2 Colorado Paramedics Convicted in Elijah McClain Case, Landmark Verdict in Police-Involved Fatalities

This rare conviction of paramedics for their role in a civilian's death during a police encounter follows years of public outcry and protests.

Two Colorado paramedics, Peter Cichuniec and Jeremy Cooper, were found guilty of criminally negligent homicide in connection with the tragic death of Elijah McClain in 2019. This rare conviction of paramedics for their role in a civilian's death during a police encounter follows years of public outcry and protests.

Eljah McClain

The jury's verdict also included a second-degree assault charge against Cichuniec, while Cooper was acquitted of assault charges. The trial marked an unusual instance where paramedics faced criminal liability for actions resulting in a civilian's death during police custody.

Elijah McClain, a 23-year-old massage therapist, was stopped by police on his way home on August 24, 2019. Subsequently, he became unconscious while being restrained by multiple officers before paramedics arrived. The paramedics injected him with a dangerously, contributing to his tragic demise.

Both paramedics, along with three police officers, were subject to criminal prosecution for their involvement in McClain's death. The incident, captured on body-camera footage, depicted McClain pleading for his life as he struggled to breathe. This distressing scene triggered national outrage and intensified the call for justice.

During the trial, paramedics' attorneys sought to shift blame onto the police, while the officers' defense argued in previous trials that the paramedics' administration of ketamine was the primary cause of McClain's death.

The tragic sequence of events began when a passerby called 911 to report McClain as a "sketchy" person, emphasizing uncertainty about his character. Despite no immediate threat and the absence of weapons, McClain's attire, a ski mask used for warmth due to anemia, caught the caller's attention.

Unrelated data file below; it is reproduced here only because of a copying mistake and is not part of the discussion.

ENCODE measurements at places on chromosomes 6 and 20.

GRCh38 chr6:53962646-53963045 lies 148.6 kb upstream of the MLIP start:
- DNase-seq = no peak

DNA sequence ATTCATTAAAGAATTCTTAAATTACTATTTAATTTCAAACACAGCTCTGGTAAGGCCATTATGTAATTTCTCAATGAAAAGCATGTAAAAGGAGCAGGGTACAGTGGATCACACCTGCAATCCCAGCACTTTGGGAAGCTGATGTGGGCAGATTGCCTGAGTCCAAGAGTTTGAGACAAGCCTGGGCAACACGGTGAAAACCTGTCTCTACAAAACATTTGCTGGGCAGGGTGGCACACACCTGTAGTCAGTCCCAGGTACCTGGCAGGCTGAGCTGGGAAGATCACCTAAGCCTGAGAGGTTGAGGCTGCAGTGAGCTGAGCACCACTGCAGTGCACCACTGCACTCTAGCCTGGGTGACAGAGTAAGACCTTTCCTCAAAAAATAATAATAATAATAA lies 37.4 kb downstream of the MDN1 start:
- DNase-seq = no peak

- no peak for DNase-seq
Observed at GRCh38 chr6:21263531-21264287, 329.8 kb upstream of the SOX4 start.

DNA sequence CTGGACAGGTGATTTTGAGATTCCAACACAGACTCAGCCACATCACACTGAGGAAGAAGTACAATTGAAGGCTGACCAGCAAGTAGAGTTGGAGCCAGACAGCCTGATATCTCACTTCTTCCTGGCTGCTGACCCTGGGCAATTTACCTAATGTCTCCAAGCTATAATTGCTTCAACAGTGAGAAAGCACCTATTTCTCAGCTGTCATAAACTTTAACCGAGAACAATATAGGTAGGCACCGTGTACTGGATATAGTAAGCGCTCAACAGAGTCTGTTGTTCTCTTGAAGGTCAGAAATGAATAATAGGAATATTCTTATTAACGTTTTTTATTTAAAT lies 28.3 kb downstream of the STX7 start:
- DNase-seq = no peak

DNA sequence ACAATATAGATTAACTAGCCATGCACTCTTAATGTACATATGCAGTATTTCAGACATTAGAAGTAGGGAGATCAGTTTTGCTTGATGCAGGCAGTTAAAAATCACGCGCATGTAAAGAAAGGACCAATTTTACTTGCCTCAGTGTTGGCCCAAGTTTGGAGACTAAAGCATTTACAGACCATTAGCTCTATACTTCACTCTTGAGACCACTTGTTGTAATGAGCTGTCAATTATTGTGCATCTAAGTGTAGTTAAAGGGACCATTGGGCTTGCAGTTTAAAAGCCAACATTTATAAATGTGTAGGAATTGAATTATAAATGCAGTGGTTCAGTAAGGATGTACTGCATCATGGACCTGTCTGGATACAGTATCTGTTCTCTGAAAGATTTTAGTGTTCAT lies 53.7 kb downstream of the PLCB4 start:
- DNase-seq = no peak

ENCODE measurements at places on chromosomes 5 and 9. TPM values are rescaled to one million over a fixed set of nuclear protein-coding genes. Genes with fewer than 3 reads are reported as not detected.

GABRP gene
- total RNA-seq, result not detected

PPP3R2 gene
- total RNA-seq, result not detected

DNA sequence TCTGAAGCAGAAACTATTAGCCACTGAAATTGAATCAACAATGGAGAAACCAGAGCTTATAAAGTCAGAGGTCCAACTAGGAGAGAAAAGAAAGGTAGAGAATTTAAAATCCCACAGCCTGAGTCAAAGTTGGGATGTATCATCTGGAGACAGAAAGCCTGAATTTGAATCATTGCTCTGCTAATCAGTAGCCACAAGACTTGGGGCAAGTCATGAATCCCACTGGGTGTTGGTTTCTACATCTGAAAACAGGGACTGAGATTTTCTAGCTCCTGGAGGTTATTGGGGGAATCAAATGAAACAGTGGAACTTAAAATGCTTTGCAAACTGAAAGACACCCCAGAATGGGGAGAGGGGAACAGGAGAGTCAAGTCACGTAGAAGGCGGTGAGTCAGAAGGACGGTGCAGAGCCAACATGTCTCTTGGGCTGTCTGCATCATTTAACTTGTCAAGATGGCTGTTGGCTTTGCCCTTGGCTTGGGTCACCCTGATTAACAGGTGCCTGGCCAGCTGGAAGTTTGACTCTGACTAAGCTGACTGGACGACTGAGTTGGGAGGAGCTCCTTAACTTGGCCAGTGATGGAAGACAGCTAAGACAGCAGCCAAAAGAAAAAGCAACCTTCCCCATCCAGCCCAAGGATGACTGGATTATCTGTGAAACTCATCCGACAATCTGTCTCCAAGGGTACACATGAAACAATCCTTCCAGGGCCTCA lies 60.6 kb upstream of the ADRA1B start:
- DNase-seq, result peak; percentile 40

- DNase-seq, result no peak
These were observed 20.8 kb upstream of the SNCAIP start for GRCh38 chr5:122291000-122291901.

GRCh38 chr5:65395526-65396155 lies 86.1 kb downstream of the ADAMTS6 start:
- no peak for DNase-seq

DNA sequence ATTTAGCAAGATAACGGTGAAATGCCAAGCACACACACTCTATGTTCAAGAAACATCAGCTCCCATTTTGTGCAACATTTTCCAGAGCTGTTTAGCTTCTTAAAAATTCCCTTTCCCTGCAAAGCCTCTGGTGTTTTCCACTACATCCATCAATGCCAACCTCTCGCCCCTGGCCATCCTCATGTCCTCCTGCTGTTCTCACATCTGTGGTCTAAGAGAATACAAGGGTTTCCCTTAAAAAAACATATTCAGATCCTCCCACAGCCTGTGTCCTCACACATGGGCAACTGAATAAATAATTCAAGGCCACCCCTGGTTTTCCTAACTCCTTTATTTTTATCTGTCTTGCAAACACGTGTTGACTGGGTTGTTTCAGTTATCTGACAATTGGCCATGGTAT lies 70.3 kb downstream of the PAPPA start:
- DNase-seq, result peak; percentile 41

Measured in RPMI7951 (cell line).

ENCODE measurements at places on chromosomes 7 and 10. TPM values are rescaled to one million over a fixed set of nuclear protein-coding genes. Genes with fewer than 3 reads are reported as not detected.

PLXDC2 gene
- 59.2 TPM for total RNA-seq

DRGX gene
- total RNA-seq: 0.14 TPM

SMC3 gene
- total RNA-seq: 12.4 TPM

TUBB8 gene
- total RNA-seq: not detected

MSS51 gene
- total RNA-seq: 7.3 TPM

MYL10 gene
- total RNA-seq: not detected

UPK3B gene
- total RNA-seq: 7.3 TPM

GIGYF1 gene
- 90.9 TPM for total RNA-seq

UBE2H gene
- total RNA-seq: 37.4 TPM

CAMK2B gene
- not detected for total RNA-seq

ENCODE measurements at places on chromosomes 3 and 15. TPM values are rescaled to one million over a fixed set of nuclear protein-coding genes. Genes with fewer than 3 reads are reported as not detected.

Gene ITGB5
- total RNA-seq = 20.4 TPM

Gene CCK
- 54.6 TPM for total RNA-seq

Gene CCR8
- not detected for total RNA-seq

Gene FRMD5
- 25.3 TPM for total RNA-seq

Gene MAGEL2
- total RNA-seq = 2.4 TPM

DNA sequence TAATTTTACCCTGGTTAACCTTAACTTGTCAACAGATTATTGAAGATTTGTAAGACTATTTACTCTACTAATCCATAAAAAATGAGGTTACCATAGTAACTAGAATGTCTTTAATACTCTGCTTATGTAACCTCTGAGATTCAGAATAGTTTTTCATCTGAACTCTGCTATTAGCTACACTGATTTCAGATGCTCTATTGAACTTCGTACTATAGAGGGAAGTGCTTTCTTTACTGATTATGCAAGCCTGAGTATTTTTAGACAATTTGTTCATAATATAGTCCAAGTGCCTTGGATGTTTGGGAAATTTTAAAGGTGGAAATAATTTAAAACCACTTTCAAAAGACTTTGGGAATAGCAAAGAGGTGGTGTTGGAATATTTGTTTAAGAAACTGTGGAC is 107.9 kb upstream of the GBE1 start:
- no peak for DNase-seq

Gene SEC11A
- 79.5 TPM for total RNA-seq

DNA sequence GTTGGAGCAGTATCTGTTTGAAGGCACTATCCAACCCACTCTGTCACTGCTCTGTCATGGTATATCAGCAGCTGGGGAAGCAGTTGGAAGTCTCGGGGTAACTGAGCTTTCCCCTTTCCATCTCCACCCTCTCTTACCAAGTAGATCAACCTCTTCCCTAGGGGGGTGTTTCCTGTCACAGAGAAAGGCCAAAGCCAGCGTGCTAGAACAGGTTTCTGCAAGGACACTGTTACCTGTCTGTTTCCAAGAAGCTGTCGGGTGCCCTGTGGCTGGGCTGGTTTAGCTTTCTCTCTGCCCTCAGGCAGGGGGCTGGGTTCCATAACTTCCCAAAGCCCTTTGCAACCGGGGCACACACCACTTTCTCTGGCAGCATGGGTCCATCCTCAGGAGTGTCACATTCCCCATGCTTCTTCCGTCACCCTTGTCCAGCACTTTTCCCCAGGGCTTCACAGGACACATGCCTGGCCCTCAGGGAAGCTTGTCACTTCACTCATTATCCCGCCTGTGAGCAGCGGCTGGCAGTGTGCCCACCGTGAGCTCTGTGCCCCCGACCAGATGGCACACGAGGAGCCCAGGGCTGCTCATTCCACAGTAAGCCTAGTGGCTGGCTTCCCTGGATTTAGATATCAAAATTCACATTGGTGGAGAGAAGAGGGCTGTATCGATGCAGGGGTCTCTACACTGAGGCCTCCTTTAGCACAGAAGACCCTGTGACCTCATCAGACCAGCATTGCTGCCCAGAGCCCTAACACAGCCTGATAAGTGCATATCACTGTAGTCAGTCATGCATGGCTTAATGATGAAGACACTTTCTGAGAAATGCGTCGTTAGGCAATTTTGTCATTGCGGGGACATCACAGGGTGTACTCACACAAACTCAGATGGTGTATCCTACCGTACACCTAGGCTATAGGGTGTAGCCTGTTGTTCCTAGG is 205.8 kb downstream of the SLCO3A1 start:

Video footage displayed officers approaching McClain aggressively, restraining him, and using force. Despite McClain's repeated cries of "I can't breathe," paramedics Cichuniec and Cooper, upon arrival, allegedly did not check his vital signs or engage with him. Instead, they diagnosed him with "excited delirium," a term widely criticized in recent years for its lack of recognition by major medical associations.

Overdose of ketamine

The paramedics, without proper assessment, ordered and administered ketamine to McClain. Cooper's miscalculation of McClain's weight led to an overdose, resulting in McClain losing consciousness and never regaining it. The coroner's revised autopsy attributed McClain's death to "complications of ketamine administration following forcible restraint."

This verdict comes after the conviction of one Aurora officer, Randy Roedema, in October for criminally negligent homicide and third-degree assault. Notably, two other officers were acquitted, including Nathan Woodyard, who initially stopped McClain and placed him in a neck hold.

Woodyard, recently reinstated, will receive $200,000 in back pay from his unpaid suspension during the trial. The verdict against the paramedics marks a pivotal moment in holding emergency medical responders accountable for their actions in cases of police custody deaths.